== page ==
Talor Gooch learns from struggles at Arnold Palmer Invitational

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Talor Gooch learns from struggles at Arnold Palmer Invitational

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Talor Gooch learns from struggles at Arnold Palmer Invitational

ORLANDO – Mike McGraw doesn’t remember when it happened, but he knows it did.

Sometime during his 2010-11 freshman year at Oklahoma State, Talor Gooch was in danger of not qualifying for the Cowboys’ lineup at a tournament. Essentially, Gooch needed to shoot 62 or lower in the final qualifying round at Stillwater Country Club to get a spot.

McGraw, then Oklahoma State’s head coach, wasn’t going to give him a coach’s pick. So Gooch had no backup – a 62 or lower had to happen.

What’d Gooch do? He fired a 61.

“Every time I backed him into a corner, he came out fighting,” said McGraw, now the Baylor men’s head coach.

Gooch continued to battle on a tough weekend at Bay Hill.

The 26-year-old entered the final 36 holes at the Arnold Palmer Invitational in solo third at 9 under. He would close 73-76 to drop to a tie for 26th at 4 under. Yet, it earned the PGA Tour rookie his fifth top-30 finish of the season, and the weekend slide could’ve been worse.

Gooch faltered early in Saturday’s third round. After striping it from tee to green the first two days, Gooch missed the green at the par-3 second and bogeyed. He then hooked a 20-degree hybrid into the water off the tee at the par-4 third.

Double bogey. Three over through three.

Gooch didn’t panic.

“I hadn’t really missed a shot the first two days, so I knew that we play this game long enough we know (those misses) will come eventually,” Gooch said. “So I prepared myself for that.”

He played his final 15 holes in 2 under to salvage a 73 and keep himself within four of the lead entering Sunday.

Gooch isn’t among the Cowboys’ most storied golfing alumni (yet), but he quietly has been one of the steadiest. And his profile is growing.

McGraw noted that on a 2010-11 Oklahoma State team that included Morgan Hoffmann, Peter Uihlein and Kevin Tway, Gooch was arguably the group’s second-best player by year’s end.

Bolstering that point was the time Rickie Fowler, who Gooch was paired with Sunday at Bay Hill, came back to Karsten Creek Golf Club (the Cowboys’ home course) one day during Gooch’s freshman year.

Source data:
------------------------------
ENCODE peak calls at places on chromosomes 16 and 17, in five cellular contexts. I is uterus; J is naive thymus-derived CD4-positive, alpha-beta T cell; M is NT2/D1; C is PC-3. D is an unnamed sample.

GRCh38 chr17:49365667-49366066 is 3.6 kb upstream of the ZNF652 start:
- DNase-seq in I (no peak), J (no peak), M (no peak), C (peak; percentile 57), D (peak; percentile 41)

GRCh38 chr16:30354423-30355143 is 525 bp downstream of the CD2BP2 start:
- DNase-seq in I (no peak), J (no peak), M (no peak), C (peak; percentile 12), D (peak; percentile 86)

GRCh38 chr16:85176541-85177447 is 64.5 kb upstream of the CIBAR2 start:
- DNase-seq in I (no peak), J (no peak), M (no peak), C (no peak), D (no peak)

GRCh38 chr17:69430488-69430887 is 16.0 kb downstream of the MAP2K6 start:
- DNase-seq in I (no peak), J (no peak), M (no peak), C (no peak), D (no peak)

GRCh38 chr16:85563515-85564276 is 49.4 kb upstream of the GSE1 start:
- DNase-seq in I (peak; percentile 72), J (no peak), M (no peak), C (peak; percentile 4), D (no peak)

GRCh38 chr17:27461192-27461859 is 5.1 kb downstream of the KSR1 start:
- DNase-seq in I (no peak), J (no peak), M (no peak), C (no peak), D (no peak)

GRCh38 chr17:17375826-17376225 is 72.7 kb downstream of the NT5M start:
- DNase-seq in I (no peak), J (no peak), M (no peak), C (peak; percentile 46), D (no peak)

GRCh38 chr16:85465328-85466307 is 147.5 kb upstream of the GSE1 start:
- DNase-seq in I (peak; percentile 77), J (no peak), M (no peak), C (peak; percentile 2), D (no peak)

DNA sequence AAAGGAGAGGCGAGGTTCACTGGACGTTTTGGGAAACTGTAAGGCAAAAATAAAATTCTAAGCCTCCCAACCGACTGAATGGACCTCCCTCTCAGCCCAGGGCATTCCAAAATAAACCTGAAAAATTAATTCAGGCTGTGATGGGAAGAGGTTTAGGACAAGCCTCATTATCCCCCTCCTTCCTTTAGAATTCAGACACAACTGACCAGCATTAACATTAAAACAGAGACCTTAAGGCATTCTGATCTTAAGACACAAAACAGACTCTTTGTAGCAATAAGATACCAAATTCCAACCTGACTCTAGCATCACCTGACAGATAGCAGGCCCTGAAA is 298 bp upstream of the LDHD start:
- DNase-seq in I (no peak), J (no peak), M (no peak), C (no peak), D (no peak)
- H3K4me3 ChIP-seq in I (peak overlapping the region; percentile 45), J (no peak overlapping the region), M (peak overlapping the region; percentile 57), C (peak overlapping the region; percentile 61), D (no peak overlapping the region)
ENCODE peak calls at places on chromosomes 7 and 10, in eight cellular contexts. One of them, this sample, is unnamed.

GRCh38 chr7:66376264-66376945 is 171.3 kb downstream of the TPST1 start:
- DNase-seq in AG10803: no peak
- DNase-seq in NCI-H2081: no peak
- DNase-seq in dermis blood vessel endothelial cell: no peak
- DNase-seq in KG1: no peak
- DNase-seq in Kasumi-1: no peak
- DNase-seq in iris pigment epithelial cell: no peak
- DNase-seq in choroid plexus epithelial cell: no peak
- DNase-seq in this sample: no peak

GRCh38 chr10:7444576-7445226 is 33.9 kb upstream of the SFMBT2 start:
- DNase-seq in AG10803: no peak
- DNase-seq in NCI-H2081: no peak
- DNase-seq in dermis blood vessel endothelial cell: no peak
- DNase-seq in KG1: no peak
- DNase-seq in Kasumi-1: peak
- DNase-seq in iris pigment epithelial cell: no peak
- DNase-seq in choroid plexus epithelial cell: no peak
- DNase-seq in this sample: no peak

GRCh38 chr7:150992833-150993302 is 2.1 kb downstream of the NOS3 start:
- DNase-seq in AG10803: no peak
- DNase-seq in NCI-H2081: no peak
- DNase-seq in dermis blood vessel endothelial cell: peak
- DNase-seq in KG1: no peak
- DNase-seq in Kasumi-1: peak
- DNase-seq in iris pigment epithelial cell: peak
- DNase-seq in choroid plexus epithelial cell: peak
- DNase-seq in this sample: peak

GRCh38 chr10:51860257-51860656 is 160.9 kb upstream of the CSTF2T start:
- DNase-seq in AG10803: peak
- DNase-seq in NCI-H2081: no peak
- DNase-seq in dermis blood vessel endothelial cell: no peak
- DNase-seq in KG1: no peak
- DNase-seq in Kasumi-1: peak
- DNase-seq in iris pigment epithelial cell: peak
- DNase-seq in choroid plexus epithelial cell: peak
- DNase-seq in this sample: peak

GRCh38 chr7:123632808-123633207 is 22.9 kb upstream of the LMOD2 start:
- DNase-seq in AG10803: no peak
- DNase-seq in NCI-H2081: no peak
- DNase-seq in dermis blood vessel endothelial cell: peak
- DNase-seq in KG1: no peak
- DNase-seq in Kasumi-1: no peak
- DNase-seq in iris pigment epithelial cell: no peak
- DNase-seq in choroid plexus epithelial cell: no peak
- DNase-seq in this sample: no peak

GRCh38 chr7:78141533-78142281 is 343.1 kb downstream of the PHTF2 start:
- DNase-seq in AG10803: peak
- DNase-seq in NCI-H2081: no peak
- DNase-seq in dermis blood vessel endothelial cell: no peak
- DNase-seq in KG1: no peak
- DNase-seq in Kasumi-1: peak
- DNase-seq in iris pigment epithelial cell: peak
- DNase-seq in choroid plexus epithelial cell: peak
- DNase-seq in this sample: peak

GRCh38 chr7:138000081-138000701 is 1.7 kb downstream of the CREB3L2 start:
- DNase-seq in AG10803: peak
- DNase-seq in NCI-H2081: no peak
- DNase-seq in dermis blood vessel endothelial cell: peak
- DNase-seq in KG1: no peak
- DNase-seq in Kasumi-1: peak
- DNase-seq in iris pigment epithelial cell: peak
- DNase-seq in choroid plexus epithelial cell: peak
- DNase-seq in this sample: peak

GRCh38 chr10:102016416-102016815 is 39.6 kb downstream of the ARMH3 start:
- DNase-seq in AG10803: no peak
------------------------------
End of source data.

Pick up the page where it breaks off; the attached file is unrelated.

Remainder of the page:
In that casual round, Gooch shot a 65 to Fowler’s 72. The whooping gave the freshman confidence about his future in golf and led to some smack talking.

Of course, that domination didn’t last long.

“He whooped me the next day,” Gooch said.

Gooch never won in college, but he was an All-American who pieced together eight top-five finishes in his four years in Stillwater. He turned pro in 2014. Despite grappling with a pair of herniated discs for his first 18 months in the pro ranks, Gooch hasn’t had a ton of trouble ascending.

Following two solid seasons on the Mackenzie Tour in 2015 and 2016 – both ending in top-20 finishes on the money list – Gooch put in a full campaign on the Web.com Tour in 2017. He posted a win and four other top-10s on the circuit to finish sixth on the money list and earn his PGA Tour card.

Now he’s a PGA Tour rookie making some noise. He’s made the cut in nine of the 13 events in which he has played and ranks 92nd in FedEx Cup points this season.

“It doesn’t surprise me that he’s playing well on the PGA Tour,” McGraw said. “I just see him really, really comfortable in himself, who he is and what he’s doing. He thinks he belongs.”

Gooch’s putting has improved over the years, but his game has revolved around his ballstriking. The best news? He’s thrived on the PGA Tour this season while not hitting it that great. He ranks 83rd on Tour this season with a 0.307 strokes gained: tee-to-green, meaning he is nearly a third of a stroke per round better than the average Tour player.

Gooch saw early this week a mechanical flaw that had gone unnoticed. He had shifted back into an old bad habit: keeping his weight on his left side rather than transferring it through. That flaw leads to him losing his posture, and that results in missed shots flying either way unless his timing happens to be great.

With that problem identified, his ballstriking came alive at Bay Hill.

“Once I saw (the issue) and fixed it, I felt like the old me,” Gooch said. Gwk

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